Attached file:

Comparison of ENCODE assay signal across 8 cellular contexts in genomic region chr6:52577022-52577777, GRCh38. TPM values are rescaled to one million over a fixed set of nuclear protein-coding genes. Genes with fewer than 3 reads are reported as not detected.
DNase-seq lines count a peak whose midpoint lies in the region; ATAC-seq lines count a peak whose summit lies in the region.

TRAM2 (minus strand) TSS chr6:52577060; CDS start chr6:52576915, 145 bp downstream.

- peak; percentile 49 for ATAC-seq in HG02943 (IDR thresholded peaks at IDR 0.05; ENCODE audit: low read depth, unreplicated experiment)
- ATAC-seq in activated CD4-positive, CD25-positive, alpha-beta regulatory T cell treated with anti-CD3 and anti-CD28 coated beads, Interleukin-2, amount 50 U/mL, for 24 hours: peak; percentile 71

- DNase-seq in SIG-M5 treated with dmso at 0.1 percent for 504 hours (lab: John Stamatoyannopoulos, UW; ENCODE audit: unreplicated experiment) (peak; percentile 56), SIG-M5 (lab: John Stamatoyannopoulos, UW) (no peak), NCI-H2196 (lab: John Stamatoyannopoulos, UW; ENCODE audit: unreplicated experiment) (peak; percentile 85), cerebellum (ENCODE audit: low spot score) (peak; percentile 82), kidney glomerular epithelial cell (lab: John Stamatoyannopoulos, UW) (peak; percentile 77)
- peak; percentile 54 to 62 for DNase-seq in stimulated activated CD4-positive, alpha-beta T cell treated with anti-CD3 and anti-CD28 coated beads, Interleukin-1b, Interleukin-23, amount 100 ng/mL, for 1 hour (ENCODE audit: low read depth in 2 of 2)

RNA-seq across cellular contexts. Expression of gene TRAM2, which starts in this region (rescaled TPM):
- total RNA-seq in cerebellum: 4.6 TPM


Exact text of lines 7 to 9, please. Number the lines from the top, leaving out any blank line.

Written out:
- peak; percentile 54 to 62 for DNase-seq in stimulated activated CD4-positive, alpha-beta T cell treated with anti-CD3 and anti-CD28 coated beads, Interleukin-1b, Interleukin-23, amount 100 ng/mL, for 1 hour (ENCODE audit: low read depth in 2 of 2)

RNA-seq across cellular contexts. Expression of gene TRAM2, which starts in this region (rescaled TPM):
- total RNA-seq in cerebellum: 4.6 TPM